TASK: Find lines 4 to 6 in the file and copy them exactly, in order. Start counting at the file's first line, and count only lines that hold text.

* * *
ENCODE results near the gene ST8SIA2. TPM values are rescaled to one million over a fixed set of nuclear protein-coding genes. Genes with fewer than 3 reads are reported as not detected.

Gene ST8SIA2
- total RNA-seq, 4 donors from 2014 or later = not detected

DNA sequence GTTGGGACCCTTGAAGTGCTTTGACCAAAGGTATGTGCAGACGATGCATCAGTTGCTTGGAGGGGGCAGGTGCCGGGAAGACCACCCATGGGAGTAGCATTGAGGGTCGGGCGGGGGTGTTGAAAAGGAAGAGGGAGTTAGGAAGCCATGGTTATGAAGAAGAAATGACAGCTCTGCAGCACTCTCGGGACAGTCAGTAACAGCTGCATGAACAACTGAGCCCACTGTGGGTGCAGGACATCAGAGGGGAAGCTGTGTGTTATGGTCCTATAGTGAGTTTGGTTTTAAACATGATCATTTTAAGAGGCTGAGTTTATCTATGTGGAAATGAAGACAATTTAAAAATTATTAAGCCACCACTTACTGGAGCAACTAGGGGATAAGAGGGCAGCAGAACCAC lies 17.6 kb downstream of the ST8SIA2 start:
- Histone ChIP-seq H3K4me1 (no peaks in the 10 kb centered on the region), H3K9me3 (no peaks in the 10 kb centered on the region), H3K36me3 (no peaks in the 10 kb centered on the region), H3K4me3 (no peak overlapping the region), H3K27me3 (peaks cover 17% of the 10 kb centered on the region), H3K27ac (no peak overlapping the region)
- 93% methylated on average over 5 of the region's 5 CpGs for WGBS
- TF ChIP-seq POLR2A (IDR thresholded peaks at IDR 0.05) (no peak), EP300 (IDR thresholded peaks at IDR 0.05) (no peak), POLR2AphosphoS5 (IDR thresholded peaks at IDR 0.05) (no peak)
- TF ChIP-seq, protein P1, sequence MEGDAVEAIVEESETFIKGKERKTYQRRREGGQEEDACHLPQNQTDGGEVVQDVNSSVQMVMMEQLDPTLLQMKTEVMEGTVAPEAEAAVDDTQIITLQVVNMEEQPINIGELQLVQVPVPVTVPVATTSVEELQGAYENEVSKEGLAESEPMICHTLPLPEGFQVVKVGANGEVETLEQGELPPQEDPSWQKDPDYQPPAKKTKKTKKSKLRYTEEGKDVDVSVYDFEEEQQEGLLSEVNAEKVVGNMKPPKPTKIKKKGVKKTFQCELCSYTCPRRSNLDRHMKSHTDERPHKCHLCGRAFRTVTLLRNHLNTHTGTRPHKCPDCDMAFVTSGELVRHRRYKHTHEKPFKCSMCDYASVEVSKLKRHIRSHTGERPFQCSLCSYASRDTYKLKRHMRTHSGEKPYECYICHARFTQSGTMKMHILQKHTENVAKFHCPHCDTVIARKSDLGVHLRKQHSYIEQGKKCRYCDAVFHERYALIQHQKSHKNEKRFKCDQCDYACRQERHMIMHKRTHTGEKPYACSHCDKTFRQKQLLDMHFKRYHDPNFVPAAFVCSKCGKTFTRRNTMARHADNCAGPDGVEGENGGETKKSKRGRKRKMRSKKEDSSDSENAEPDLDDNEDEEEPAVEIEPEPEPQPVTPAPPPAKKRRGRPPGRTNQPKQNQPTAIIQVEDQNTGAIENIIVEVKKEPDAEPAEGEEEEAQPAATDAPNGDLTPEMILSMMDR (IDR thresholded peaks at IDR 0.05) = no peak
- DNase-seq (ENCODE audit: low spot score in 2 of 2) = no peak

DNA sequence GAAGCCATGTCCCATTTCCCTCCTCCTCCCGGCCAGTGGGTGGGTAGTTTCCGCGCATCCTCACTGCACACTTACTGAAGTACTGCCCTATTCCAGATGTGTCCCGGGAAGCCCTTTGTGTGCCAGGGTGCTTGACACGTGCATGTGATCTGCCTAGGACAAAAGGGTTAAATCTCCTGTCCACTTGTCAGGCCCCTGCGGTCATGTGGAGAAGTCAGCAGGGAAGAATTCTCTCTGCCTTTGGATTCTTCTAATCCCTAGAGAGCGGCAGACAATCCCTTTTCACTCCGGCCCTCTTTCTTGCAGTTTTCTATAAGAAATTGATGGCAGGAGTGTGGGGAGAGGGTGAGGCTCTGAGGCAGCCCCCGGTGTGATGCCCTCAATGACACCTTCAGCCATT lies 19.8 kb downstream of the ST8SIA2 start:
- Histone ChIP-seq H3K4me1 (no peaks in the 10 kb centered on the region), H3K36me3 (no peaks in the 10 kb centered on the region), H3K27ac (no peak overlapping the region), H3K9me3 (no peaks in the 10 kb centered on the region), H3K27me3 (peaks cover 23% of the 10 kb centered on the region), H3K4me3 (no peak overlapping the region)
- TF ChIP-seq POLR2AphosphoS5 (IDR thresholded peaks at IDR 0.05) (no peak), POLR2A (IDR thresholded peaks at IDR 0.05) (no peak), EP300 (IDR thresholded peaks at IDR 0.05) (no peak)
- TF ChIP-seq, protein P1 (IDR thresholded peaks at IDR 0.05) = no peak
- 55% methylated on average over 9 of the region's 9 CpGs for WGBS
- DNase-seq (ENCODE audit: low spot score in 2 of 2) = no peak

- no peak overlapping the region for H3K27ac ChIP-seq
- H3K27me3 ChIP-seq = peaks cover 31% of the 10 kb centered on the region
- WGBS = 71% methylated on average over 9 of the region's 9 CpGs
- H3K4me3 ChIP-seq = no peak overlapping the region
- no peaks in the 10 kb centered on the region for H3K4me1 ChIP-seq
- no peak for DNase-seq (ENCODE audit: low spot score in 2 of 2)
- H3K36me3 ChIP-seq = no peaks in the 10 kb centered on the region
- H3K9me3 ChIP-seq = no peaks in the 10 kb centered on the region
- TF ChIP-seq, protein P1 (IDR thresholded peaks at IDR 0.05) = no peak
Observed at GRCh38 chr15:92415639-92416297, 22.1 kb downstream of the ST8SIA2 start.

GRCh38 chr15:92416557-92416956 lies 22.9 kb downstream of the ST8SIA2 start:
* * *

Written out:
DNA sequence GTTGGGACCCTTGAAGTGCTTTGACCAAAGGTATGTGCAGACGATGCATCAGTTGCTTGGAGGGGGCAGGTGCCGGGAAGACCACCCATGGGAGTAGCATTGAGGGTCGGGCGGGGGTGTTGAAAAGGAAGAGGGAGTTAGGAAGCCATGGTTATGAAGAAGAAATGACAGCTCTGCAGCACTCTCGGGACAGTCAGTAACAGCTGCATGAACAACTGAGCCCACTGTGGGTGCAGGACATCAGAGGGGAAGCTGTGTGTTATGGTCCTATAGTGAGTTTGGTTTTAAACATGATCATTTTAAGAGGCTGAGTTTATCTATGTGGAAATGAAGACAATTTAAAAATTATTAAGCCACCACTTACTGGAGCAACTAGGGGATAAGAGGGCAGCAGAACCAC lies 17.6 kb downstream of the ST8SIA2 start:
- Histone ChIP-seq H3K4me1 (no peaks in the 10 kb centered on the region), H3K9me3 (no peaks in the 10 kb centered on the region), H3K36me3 (no peaks in the 10 kb centered on the region), H3K4me3 (no peak overlapping the region), H3K27me3 (peaks cover 17% of the 10 kb centered on the region), H3K27ac (no peak overlapping the region)
- 93% methylated on average over 5 of the region's 5 CpGs for WGBS